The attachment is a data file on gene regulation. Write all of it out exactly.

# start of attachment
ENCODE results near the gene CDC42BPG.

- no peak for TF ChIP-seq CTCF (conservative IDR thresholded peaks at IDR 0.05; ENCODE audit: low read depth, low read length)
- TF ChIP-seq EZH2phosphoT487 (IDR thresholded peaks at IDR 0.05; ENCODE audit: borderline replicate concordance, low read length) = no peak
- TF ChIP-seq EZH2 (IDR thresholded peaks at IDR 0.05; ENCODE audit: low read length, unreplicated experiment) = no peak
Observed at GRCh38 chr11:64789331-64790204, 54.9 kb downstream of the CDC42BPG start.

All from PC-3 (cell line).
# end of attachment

ENCODE results near the gene CDC42BPG.

- no peak for TF ChIP-seq CTCF (conservative IDR thresholded peaks at IDR 0.05; ENCODE audit: low read depth, low read length)
- TF ChIP-seq EZH2phosphoT487 (IDR thresholded peaks at IDR 0.05; ENCODE audit: borderline replicate concordance, low read length) = no peak
- TF ChIP-seq EZH2 (IDR thresholded peaks at IDR 0.05; ENCODE audit: low read length, unreplicated experiment) = no peak
Observed at GRCh38 chr11:64789331-64790204, 54.9 kb downstream of the CDC42BPG start.

All from PC-3 (cell line).